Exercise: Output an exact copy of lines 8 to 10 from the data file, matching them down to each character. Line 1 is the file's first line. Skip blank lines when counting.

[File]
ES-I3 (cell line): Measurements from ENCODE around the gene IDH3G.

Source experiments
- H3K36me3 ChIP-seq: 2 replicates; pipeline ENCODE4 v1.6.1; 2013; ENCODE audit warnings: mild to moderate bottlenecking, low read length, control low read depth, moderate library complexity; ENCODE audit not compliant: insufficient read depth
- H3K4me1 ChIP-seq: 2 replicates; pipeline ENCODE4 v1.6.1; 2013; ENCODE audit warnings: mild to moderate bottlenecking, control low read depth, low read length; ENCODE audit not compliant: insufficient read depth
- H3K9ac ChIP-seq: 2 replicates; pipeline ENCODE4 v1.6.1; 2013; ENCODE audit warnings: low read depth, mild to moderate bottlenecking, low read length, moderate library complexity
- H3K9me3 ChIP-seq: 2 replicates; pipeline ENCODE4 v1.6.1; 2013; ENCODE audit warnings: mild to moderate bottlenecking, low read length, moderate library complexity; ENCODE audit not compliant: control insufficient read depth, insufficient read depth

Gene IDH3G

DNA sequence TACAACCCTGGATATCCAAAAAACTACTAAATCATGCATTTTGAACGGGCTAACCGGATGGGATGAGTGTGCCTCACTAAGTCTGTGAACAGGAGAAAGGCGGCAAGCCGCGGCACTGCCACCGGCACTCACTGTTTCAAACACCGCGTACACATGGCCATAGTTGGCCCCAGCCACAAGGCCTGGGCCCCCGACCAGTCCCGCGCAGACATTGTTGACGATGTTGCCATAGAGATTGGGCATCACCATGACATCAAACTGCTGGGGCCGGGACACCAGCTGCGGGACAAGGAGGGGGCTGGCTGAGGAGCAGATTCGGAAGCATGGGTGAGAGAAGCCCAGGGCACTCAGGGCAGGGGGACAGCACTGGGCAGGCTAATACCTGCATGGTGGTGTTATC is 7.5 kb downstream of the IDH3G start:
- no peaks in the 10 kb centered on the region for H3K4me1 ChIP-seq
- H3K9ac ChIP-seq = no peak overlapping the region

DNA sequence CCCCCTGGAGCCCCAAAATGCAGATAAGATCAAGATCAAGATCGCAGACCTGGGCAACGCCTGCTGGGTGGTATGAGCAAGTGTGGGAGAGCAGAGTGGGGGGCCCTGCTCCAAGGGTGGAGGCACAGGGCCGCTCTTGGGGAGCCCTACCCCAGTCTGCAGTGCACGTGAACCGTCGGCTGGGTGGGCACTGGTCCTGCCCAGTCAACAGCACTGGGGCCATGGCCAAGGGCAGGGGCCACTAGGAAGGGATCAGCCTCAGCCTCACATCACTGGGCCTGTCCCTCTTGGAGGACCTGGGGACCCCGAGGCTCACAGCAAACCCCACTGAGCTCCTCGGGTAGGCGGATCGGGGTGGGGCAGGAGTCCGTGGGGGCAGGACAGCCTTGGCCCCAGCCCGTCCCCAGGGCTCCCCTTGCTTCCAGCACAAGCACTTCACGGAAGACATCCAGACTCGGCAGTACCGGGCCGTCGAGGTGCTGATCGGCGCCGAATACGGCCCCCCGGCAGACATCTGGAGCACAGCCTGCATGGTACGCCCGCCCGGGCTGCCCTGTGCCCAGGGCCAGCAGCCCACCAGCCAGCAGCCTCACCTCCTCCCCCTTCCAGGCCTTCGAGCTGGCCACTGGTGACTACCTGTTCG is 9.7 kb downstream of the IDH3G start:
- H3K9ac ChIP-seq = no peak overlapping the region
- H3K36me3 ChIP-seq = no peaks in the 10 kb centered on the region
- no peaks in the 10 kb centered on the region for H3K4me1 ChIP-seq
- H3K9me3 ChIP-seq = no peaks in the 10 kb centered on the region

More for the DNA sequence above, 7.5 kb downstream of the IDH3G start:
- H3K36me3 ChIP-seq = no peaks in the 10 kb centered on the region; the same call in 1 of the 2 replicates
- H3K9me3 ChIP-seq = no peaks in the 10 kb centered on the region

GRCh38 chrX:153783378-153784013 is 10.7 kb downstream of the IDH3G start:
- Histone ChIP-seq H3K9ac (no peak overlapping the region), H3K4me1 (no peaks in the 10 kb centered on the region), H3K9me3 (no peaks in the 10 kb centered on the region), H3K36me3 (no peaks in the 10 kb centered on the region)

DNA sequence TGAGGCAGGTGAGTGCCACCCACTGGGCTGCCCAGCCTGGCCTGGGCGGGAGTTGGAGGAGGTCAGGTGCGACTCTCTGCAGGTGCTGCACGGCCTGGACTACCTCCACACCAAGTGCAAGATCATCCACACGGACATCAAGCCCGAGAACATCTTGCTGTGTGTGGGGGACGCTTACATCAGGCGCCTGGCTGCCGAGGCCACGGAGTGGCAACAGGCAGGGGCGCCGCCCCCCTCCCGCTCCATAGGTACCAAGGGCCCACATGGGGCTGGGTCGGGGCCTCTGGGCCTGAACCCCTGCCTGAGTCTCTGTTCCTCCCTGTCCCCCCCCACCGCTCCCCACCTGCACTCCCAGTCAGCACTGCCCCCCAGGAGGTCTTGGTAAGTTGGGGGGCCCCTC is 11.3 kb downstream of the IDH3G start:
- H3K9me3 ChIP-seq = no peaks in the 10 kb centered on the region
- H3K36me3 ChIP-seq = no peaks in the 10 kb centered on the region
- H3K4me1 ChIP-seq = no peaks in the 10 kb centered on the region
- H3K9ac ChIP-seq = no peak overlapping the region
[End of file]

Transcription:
DNA sequence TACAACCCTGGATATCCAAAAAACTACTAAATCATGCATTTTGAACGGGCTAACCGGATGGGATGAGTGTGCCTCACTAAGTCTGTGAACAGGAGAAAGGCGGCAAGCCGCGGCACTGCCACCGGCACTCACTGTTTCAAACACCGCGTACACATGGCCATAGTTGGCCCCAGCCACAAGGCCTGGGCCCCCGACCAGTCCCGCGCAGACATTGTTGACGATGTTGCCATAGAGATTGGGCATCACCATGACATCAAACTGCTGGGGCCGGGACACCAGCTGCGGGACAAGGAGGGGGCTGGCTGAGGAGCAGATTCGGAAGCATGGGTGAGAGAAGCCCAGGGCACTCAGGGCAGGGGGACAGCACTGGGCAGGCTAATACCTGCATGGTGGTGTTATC is 7.5 kb downstream of the IDH3G start:
- no peaks in the 10 kb centered on the region for H3K4me1 ChIP-seq
- H3K9ac ChIP-seq = no peak overlapping the region